"Words can't describe how big that is for us," said Sanford, who was on in relief of injured Mistral Raymond. "But one thing we didn't do is think this is the Super Bowl and relax next week and go out and get embarrassed by the Detroit Lions, because they've got a good football team."
Relaxed would have been a kind term on Sunday for the 49ers' effort, which prompted star end Justin Smith to say even they "can't just walk out there and expect to win."
They took six penalties and were outdistanced in virtually every category -- including net yards (344-280), first downs (25-19) and time of possession (33:28-26:32) -- by a Vikings team that had shown nothing the first two weeks to indicate they were ready for this kind of test.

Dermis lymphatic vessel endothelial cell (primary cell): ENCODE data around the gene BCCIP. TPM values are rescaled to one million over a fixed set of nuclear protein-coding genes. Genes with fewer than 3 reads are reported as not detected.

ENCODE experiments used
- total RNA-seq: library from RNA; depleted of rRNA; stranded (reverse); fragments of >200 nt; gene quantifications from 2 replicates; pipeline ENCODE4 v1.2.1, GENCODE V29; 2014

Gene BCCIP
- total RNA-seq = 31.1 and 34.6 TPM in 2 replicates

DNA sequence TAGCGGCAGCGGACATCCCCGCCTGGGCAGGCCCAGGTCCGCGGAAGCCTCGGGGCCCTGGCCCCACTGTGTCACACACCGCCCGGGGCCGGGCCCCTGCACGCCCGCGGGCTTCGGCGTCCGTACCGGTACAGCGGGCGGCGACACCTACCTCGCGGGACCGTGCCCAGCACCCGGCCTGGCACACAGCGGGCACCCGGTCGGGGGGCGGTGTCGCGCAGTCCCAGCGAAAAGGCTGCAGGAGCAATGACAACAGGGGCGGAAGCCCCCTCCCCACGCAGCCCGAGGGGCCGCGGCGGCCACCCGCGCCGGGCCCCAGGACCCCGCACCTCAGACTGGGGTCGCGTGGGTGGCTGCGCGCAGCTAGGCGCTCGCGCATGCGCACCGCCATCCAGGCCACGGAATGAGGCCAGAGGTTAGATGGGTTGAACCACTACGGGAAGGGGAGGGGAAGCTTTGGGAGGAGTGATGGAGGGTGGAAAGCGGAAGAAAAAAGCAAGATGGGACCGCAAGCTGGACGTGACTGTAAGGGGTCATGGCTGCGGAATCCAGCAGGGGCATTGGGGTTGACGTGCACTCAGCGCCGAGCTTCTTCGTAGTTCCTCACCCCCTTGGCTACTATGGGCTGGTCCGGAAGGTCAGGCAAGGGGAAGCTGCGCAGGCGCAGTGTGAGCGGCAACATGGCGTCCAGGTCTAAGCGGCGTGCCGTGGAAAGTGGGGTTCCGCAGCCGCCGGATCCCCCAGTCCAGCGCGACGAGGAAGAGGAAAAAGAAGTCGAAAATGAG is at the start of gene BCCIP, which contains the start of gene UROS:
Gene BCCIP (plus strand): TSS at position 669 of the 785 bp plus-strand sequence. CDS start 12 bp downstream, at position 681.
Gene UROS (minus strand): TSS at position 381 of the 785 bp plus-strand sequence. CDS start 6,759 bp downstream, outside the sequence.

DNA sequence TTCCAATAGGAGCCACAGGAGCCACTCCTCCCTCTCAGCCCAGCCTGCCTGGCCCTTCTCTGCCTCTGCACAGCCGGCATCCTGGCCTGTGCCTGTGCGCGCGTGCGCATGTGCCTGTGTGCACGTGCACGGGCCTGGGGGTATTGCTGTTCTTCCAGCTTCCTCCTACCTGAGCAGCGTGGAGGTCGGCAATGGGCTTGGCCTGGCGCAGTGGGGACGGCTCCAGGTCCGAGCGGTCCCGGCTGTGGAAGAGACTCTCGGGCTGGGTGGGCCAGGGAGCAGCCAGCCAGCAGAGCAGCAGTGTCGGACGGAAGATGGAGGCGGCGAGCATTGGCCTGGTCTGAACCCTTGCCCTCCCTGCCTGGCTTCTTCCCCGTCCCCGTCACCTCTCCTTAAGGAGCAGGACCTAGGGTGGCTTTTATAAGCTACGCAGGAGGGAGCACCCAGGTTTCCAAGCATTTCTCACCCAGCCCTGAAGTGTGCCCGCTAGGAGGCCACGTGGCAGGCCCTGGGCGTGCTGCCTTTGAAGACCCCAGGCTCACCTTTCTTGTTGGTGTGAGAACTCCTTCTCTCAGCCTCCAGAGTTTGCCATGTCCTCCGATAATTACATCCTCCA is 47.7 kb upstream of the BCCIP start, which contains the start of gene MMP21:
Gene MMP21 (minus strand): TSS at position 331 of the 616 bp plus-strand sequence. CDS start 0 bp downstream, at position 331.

"The Indianapolis game turned out to be more physical than we thought it was going to be and I think that was part of the issue, at least from my standpoint," Sullivan said. "I wasn't as mentally prepared for a tough football game -- which sounds crazy, because it's the NFL. I promise I won't make that mistake again. I think the focus was much better this week. ...
"I'll be honest -- I was nervous going into (Sunday). But you always feel nervous going into a game like that, especially when you know it's going to be very physical. We just committed to it, we rallied around each other and it was full team win."
The offense neutralized Justin Smith's rush with line slides and had a crafty game plan that put the ball in the hands of Peterson, Harvin and Rudolph a combined 42 times in 76 plays (55.3%), including 14 times on the opening drive.